Live updates: Oregon coronavirus infection becomes 3rd case of unknown origin in U.S.

Live updates: Oregon coronavirus infection becomes 3rd case of unknown origin in U.S.

U.S. lawmakers demanded answers from administration officials Friday about the whistleblower who stated employees from the Health and Person Services Department without correct training or protective equipment were sent to receive the very first Americans left from Wuhan, China, the center of the coronavirus outbreak. The workers were released to March and Travis military bases in California.

The whistleblower’s complaint declares the workers had face-to-face contact with returning guests in an airplane garage and when they helped distribute secrets for room tasks and hand out colored ribbons for recognition purposes. The employees did not show signs of infection and were not checked for the virus, according to lawyers for the whistleblower, a senior HHS official based in Washington who supervised the these employees at the Administration for Kid and Households, a system within HHS.

The whistleblower is looking for federal protection, declaring she was unjustly and improperly reassigned after raising issues about the security of these workers to HHS authorities, including those within Azar’s office. She was told that if she does not accept her brand-new position by March 5, she would be terminated.

After Home Democrats had a closed-door rundown Friday morning, they stated they were not pleased by the answers they received and asked for a follow-up briefing from HHS. They were initially told they could anticipate such a rundown Friday afternoon, but that second briefing never ever came through.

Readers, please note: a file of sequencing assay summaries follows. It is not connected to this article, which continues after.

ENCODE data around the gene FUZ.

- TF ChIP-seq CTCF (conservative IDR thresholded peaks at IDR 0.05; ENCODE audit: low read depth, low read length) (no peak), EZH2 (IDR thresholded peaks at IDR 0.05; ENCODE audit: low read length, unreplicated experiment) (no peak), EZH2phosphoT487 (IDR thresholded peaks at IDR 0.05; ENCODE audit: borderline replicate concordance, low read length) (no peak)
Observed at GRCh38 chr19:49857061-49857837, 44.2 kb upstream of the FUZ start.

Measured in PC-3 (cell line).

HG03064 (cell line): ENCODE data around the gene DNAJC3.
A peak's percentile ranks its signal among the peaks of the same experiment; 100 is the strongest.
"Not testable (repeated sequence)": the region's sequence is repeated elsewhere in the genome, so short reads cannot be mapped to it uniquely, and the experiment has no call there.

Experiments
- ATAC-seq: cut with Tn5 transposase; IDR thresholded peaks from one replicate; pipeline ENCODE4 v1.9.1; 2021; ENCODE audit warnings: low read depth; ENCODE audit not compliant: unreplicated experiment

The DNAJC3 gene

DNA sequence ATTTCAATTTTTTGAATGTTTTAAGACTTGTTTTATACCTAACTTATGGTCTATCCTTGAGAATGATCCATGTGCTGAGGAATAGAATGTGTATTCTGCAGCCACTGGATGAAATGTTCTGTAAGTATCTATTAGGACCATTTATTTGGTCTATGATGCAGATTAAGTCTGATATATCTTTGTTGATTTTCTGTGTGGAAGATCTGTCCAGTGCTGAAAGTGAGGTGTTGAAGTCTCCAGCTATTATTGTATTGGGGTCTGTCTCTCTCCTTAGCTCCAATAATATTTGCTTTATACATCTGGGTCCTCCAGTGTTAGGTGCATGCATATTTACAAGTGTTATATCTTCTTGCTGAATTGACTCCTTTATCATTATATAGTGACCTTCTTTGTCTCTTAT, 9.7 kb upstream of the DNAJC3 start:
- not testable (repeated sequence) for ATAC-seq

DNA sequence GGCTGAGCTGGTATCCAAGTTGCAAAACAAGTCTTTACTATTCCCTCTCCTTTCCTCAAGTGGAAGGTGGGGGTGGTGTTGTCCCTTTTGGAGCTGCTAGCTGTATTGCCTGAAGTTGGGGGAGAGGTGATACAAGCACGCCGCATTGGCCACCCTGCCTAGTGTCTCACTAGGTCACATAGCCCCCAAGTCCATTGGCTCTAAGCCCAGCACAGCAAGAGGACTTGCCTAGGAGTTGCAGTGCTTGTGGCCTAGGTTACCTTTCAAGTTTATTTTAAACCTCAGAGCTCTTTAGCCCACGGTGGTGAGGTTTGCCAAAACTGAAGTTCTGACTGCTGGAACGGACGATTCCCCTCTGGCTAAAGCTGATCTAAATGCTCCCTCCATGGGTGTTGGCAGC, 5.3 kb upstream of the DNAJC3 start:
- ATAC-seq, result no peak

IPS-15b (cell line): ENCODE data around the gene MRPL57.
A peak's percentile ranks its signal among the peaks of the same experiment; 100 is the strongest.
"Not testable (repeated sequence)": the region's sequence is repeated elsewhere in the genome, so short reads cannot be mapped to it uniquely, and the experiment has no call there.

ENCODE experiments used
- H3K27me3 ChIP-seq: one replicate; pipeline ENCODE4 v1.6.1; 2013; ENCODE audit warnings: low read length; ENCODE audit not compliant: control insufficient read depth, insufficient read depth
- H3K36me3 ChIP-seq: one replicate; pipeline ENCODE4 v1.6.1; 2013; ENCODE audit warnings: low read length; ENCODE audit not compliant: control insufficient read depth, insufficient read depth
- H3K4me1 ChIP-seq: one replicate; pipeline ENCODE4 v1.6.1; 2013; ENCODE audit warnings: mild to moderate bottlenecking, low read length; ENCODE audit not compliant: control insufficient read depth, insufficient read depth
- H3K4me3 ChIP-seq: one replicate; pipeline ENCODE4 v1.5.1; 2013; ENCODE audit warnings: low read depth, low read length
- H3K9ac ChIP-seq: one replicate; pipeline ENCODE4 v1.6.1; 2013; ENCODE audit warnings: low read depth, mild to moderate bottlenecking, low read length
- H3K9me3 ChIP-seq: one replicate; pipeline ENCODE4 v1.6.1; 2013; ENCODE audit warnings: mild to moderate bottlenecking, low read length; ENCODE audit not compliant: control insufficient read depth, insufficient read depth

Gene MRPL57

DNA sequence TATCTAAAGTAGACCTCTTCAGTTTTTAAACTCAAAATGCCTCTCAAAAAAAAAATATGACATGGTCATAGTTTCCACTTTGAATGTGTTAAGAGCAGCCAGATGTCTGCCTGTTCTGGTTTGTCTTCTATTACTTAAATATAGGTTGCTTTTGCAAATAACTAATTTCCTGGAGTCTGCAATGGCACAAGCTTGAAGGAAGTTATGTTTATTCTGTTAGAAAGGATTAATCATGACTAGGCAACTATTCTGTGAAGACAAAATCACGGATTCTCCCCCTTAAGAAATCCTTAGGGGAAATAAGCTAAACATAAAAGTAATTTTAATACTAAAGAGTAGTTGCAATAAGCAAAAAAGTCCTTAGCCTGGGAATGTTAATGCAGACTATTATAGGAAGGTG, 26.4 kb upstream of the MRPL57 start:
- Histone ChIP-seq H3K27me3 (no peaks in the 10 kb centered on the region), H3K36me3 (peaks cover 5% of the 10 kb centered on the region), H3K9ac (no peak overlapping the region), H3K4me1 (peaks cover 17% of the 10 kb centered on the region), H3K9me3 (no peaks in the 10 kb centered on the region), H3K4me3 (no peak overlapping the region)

Rep. Mark Takano (D-Calif.), who represents March Air Force Reserve Base, told press reporters: “The question I asked was: What guarantees do we have that appropriate procedures were followed during the federal quarantine? And it was not as responsive as I would have liked.”

Takano said Robert Kadlec, assistant secretary for readiness and action at HHS, had agreed to meet him and other California lawmakers to follow up. As of Friday afternoon, that follow-up was not scheduled.

” I believe those people who represent these bases, you understand, are worthy of and warrant this additional attention,” Takano said. “But this, the possibility that treatments weren’t followed, correct procedures weren’t followed, and appropriate training was not in place is truly worrying.”

Sen. Ron Wyden (D-Ore.), the ranking member on the Senate Finance Committee, sent a letter to Azar on Friday saying the whistleblower’s problem showed that “mismanagement on the part of HHS positioned these human services staff at danger.”

Wyden has actually asked Azar to explain in detail why the individual was reassigned and information about the department’s procedures for releasing medical and agency workers to health emergency situation places, training and what actions HHS has required to quarantine, display or test the ACF employees after their assignments.

HHS authorities have said they take all whistleblower problems really seriously, are offering the person “all suitable securities under the Whistleblower Security Act” and are assessing the complaint.

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